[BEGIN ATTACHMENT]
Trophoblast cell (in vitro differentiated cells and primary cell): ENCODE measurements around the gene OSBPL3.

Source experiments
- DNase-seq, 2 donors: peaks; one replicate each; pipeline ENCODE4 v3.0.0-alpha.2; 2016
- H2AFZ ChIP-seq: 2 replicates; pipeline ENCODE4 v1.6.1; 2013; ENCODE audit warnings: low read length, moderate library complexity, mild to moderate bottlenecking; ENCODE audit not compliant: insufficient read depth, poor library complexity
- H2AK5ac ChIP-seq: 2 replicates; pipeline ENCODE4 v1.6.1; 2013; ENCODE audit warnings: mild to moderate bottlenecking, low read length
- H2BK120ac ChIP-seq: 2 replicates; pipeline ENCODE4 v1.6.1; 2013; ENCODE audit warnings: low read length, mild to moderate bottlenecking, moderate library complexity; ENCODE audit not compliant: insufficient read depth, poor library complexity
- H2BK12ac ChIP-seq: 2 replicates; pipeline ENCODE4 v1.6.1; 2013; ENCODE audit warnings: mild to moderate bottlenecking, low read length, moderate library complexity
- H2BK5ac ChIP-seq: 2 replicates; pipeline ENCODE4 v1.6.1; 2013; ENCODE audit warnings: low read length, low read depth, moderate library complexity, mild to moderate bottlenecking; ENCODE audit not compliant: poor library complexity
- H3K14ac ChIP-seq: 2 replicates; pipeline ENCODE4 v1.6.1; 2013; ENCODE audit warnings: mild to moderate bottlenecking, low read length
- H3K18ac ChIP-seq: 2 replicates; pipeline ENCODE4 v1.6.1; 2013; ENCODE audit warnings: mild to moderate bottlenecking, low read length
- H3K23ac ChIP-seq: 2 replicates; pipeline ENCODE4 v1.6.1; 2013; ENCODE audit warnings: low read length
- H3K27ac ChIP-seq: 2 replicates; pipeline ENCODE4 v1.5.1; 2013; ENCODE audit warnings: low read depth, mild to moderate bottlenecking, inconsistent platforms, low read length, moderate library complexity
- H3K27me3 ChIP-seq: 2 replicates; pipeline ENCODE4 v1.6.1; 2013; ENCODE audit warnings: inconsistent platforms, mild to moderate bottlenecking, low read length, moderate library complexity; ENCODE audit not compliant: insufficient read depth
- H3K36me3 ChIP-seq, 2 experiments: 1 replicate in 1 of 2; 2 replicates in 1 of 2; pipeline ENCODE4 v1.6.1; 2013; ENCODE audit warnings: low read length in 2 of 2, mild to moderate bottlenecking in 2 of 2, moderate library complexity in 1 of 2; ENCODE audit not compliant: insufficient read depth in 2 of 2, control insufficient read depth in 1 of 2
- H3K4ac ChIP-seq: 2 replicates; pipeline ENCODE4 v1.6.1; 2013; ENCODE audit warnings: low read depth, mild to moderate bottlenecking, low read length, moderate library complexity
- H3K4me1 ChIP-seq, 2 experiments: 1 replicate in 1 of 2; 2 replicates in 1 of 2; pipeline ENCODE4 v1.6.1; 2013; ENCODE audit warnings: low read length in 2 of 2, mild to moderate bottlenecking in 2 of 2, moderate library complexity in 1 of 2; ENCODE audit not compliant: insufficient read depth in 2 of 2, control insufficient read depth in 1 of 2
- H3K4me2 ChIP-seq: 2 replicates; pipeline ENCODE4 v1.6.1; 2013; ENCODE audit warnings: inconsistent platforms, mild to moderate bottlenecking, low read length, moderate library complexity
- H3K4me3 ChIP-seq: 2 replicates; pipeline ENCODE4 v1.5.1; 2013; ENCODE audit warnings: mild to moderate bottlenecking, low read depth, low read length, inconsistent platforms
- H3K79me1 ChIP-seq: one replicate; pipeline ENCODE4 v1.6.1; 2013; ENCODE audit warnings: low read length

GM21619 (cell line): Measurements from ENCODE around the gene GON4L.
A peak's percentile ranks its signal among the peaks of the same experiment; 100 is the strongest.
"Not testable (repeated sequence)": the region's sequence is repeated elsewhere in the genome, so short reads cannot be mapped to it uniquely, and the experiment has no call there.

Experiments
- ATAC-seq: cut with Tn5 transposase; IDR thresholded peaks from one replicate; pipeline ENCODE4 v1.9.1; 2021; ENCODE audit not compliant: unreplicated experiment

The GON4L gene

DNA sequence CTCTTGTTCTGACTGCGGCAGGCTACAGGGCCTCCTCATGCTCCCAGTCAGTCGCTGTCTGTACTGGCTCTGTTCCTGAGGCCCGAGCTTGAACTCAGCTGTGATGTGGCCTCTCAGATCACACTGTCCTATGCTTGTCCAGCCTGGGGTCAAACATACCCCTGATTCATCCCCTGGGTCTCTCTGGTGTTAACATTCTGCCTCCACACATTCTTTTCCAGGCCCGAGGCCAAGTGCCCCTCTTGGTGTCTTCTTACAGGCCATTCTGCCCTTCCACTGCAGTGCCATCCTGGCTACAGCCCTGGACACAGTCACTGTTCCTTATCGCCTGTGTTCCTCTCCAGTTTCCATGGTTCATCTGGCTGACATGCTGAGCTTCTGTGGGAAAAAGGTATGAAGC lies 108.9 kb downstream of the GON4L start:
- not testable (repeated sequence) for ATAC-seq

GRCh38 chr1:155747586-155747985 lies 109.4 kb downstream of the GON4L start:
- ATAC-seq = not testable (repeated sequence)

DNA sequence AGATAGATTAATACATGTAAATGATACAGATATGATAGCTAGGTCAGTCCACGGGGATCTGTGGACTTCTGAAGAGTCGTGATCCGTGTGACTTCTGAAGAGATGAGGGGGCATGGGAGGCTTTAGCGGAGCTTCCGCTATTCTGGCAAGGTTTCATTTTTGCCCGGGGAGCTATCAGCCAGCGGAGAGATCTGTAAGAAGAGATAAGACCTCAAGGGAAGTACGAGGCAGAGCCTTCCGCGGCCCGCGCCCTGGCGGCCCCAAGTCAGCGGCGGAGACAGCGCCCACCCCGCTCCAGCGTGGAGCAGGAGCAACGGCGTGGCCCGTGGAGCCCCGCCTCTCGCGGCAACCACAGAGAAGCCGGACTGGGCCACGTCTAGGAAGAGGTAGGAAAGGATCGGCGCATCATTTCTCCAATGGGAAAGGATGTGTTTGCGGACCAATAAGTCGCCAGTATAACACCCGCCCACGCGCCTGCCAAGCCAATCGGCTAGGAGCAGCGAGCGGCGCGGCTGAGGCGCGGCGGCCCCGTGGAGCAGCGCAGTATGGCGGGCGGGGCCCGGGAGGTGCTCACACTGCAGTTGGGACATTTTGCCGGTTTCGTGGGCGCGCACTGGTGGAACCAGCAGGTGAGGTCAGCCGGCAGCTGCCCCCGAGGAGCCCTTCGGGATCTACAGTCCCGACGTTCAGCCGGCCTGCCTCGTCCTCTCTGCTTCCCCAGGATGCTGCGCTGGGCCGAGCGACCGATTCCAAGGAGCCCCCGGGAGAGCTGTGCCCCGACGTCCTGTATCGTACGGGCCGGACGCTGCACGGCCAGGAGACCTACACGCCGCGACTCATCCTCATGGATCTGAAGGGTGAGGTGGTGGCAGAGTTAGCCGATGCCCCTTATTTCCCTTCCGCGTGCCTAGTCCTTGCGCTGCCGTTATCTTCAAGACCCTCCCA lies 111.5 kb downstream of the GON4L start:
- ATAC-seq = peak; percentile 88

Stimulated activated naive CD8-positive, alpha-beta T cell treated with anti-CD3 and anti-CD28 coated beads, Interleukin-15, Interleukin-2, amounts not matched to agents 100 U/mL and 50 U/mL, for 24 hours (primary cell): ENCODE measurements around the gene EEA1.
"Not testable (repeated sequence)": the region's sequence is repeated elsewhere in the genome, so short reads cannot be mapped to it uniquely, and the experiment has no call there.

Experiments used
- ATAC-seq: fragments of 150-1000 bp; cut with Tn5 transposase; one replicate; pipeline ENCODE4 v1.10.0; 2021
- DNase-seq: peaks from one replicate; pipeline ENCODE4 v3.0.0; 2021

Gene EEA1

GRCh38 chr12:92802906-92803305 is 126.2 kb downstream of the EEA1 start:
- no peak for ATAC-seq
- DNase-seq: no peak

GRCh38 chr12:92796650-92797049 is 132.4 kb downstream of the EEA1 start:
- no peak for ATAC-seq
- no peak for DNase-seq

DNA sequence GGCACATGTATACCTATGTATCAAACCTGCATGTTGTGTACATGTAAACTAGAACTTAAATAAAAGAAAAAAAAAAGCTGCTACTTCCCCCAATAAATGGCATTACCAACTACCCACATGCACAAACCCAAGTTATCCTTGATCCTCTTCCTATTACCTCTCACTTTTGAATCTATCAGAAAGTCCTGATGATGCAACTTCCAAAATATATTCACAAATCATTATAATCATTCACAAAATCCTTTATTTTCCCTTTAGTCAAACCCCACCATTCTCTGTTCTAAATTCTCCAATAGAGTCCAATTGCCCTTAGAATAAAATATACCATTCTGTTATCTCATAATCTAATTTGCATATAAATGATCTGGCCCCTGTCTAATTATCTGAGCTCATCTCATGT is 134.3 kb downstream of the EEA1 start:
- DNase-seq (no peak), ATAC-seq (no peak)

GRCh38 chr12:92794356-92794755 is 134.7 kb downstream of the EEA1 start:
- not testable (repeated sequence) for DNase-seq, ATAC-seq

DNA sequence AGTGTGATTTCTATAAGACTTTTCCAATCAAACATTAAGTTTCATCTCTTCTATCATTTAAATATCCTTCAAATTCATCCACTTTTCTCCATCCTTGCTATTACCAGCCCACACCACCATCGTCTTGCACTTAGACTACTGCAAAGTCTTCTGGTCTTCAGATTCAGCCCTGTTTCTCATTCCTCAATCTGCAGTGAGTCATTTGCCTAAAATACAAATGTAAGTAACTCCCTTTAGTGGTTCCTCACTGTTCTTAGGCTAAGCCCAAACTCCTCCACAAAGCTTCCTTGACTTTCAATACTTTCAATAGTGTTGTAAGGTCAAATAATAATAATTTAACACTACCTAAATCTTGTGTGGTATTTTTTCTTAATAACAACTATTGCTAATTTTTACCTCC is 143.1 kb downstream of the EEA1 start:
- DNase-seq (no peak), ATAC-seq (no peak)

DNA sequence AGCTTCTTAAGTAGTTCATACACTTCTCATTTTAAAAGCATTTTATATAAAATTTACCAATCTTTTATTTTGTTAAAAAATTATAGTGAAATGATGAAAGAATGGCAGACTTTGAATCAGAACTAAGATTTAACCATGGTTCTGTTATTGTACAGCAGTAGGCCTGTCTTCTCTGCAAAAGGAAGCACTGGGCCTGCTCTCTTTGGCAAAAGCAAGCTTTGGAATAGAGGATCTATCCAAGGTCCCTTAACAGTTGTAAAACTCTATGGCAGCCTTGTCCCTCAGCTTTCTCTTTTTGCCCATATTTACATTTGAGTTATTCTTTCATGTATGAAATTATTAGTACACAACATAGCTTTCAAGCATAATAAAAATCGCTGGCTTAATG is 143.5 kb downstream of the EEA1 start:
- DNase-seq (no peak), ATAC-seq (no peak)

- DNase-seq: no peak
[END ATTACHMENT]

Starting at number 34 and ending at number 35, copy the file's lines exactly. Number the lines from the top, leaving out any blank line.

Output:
Experiments used
- ATAC-seq: fragments of 150-1000 bp; cut with Tn5 transposase; one replicate; pipeline ENCODE4 v1.10.0; 2021